Paris has suffered its most serious surge in air pollution for a decade, experts have warned.
Airparif, an organisation which monitors air quality in the French capital, said levels have reached the "alert threshold".
So city officials have implemented a series of measures in an attempt to tackle the problem.
All public transport has been made free on days when smog was particularly bad in an attempt to encourage residents to avoid using their vehicles entirely.
The Velib' bicycle and Autolib' electric car schemes were also made free of charge in the hope of deterring people from driving.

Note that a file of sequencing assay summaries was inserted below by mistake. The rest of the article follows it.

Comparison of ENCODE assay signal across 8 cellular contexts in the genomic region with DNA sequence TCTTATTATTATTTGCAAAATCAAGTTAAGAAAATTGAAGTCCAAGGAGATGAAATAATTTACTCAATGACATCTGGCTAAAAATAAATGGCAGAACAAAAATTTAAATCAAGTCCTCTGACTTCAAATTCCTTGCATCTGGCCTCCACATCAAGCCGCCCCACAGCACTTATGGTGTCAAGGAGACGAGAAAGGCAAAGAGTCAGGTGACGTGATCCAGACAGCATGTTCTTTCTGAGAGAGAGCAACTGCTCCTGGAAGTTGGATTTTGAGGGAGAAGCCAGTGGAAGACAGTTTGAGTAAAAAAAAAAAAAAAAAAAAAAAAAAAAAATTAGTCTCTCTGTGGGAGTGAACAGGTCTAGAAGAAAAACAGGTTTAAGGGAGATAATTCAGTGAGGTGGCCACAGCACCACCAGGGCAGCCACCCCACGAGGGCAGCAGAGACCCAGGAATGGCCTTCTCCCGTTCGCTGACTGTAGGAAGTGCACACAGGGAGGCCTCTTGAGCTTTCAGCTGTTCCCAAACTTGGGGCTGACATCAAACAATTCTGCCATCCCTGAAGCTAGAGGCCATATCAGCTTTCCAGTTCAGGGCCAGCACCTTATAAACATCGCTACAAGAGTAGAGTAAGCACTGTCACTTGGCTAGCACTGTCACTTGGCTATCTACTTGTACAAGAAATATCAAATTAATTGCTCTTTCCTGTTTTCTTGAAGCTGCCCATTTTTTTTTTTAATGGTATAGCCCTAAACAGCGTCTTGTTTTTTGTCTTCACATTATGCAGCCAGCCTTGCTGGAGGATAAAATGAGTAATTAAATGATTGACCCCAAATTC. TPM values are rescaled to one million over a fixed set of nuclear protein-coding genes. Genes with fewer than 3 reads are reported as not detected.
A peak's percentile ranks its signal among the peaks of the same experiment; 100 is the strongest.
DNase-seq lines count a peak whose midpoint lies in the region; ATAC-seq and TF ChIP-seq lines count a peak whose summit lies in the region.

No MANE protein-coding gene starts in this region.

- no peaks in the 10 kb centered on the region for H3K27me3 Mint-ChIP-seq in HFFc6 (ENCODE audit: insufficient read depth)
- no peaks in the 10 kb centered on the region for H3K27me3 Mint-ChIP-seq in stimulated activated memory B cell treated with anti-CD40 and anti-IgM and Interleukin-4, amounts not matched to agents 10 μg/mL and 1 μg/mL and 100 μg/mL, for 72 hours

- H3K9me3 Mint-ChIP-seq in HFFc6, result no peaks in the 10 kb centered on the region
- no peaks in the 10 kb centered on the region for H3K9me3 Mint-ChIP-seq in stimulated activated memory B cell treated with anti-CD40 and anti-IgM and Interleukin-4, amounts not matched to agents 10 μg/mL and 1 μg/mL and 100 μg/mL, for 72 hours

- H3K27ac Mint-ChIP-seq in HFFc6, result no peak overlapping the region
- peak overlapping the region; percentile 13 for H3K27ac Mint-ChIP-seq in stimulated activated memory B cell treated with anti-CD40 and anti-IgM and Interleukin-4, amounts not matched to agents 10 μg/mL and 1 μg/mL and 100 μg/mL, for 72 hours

They have previously introduced a rule that alternates the days that cars can be driven into the city depending on whether they have odd or even number plates.
The City of Lights has previously banned vehicles built before 1997, which affected around 10 per cent of cars on the road.
"Cars are poisoning the air. We need to take preventive measures," said Paris city hall transport official, Herve Levife.
"We want these bans to automatically take effect when the pollution exceeds a certain level, not have to negotiate them with the Government each time."
Fine-particle air pollution in France causes approximately 48,000 premature deaths a year.
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